Government raises KiwiSaver HomeStart caps

Press Release – New Zealand Government

The Government is increasing the income and house price caps of the KiwiSaver HomeStart scheme to ensure it meets its objectives of helping New Zealanders buy their first home, Building and Housing Minister Dr Nick Smith says.

Hon Dr Nick Smith
Minister for Building and Housing
31 July 2016
Media Statement

Government raises KiwiSaver HomeStart caps

The Government is increasing the income and house price caps of the KiwiSaver HomeStart scheme to ensure it meets its objectives of helping New Zealanders buy their first home, Building and Housing Minister Dr Nick Smith says.

“KiwiSaver HomeStart is about helping first home buyers pull together a deposit with a grant of up to $10,000 for an existing house and $20,000 for a new home. We are adjusting the income and house price caps to take into account increases in both since the scheme was announced so as to ensure it achieves its objective of helping middle income earners into a modest home.

“The income caps will increase tomorrow from $80,000 to $85,000 for a single person and from $120,000 to $130,000 for a couple.

“The house price caps are being increased from the existing $350,000, $450,000 and $550,000 depending on region to $400,000, $500,000 and $600,000 for an existing home, and to $450,000, $550,000 and $650,000 for a new home.

“This reflects the $50,000 increase in the national median house price since the scheme began. We are deliberately increasing the cap for new homes by an additional $50,000 to help drive growth in new residential construction.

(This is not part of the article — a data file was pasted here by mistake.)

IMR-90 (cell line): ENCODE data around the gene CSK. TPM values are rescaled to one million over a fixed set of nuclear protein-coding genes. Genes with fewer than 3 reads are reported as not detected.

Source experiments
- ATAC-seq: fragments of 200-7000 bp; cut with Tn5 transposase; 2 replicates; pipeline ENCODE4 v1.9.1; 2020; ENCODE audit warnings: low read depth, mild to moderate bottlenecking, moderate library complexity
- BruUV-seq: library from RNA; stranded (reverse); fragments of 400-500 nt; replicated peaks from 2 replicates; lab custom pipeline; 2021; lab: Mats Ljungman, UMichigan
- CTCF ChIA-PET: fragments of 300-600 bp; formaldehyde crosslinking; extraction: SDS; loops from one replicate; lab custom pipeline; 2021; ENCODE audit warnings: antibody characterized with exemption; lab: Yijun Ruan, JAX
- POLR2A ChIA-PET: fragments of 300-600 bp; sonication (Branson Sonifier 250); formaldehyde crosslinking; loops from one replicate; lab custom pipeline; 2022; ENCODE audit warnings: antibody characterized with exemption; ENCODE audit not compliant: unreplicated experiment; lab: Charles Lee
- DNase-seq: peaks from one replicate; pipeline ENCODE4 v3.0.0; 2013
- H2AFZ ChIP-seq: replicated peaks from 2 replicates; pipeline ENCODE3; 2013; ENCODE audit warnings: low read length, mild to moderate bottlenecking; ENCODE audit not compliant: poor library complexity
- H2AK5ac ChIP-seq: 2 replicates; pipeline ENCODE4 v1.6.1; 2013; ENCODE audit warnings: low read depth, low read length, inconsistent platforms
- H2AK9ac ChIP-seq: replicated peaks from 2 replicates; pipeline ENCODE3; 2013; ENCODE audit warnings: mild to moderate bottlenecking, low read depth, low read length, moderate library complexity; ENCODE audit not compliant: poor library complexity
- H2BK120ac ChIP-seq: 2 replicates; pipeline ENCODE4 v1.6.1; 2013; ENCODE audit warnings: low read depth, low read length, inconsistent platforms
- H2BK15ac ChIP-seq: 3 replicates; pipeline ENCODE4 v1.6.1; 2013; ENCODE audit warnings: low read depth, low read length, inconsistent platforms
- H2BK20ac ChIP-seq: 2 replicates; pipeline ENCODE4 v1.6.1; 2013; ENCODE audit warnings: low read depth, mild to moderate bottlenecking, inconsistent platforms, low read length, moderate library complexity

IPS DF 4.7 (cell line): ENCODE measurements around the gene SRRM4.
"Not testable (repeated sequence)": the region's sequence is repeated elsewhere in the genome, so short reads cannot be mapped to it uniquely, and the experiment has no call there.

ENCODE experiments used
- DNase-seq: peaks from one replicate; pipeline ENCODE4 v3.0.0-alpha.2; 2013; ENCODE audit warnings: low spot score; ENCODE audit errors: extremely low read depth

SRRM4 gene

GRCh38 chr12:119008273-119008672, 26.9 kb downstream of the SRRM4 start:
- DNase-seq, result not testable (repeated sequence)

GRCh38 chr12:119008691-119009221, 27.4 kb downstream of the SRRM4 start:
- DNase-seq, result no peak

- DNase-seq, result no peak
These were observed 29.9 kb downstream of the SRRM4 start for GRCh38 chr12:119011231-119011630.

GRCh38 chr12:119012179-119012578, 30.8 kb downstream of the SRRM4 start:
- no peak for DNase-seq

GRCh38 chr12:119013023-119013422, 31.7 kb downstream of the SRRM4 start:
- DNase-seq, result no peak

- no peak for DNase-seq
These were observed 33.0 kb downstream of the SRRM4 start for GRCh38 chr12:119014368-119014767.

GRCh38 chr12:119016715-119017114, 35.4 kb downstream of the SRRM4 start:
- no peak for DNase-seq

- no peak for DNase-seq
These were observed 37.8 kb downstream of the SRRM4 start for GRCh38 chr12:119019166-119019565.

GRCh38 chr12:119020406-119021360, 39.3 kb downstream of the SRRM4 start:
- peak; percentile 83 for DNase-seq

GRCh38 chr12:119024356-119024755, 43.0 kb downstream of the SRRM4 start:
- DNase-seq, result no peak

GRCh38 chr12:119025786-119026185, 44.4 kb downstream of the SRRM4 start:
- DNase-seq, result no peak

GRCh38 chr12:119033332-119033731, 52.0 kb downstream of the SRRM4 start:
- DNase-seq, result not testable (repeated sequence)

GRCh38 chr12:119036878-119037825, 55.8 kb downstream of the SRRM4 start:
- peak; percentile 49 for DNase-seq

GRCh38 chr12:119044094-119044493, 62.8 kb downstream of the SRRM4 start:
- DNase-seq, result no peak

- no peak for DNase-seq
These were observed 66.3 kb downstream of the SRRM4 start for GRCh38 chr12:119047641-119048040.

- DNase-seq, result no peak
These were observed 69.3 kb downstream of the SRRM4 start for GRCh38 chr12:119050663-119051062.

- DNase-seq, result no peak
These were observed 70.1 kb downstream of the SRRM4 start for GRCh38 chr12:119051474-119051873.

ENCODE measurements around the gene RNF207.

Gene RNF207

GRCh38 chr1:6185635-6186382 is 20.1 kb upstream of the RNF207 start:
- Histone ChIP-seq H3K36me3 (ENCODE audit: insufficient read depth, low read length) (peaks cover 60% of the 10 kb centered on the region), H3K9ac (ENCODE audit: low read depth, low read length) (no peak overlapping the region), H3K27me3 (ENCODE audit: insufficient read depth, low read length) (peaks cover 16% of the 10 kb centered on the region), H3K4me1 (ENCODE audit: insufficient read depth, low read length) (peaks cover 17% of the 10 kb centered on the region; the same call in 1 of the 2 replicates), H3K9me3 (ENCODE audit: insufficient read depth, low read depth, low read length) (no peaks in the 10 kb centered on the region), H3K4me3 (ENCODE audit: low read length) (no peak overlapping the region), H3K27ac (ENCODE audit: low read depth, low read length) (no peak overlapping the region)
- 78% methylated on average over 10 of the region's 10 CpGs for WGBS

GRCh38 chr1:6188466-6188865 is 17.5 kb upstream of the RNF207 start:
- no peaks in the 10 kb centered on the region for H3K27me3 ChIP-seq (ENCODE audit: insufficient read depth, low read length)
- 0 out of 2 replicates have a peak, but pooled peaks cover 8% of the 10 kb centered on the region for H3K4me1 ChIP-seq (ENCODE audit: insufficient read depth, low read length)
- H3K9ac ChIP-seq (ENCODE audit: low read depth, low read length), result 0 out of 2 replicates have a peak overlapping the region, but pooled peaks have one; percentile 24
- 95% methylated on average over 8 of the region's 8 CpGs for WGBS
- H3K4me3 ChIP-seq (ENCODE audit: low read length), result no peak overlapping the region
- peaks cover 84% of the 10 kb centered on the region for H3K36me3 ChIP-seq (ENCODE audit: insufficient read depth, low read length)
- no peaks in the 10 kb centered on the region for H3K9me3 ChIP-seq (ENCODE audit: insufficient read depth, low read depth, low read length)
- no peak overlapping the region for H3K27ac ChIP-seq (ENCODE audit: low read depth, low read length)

“The 1 August house caps of $600,000 existing/$650,000 new apply to Auckland, the $500,000 existing/$550,000 new applies to those areas gazetted in the HASHA legislation (Wellington, Christchurch, Hamilton, Tauranga, Queenstown and Nelson-Tasman), and the $400,000 existing/$450,000 new to the other areas of New Zealand.

“These increases in the income and house price caps will also be applied to the Welcome Home loans. These loans enable first home buyers to buy with a 10 per cent deposit and because they are government guaranteed are exempt from the loan-to-value (LVR) ratio limits from the Reserve Bank.

“A couple who are each on the average income of $60,000 will, after five years in KiwiSaver, now be able to withdraw $45,000 from their KiwiSaver accounts and obtain a HomeStart grant of $20,000 if they’re buying a new build. With this $65,000 deposit, they may be eligible for a Welcome Home Loan, which requires only a 10 per cent deposit, enabling them to be in the market for a new home of up to $650,000.

“These changes are about deliberately screwing the scrum in the housing market in favour of first home buyers. These HomeStart and Welcome Home loan changes help first home buyers by giving them a cash grant for a deposit, while the Reserve Bank’s capital LVR changes, effective from 1 September, make it harder for low equity housing investors.

“KiwiSaver HomeStart and the Welcome Home Loan Scheme are just part of the Government’s comprehensive plan to meet New Zealand’s housing challenge. We are reforming New Zealand’s planning system and building laws, investing in record numbers of apprenticeships, supporting councils with infrastructure costs and directly building homes through the Crown land housing programme.

“It is the combination of these measures that over the long term will improve home ownership and ensure New Zealand has the quantity and quality of homes to meet the needs of a growing population.”

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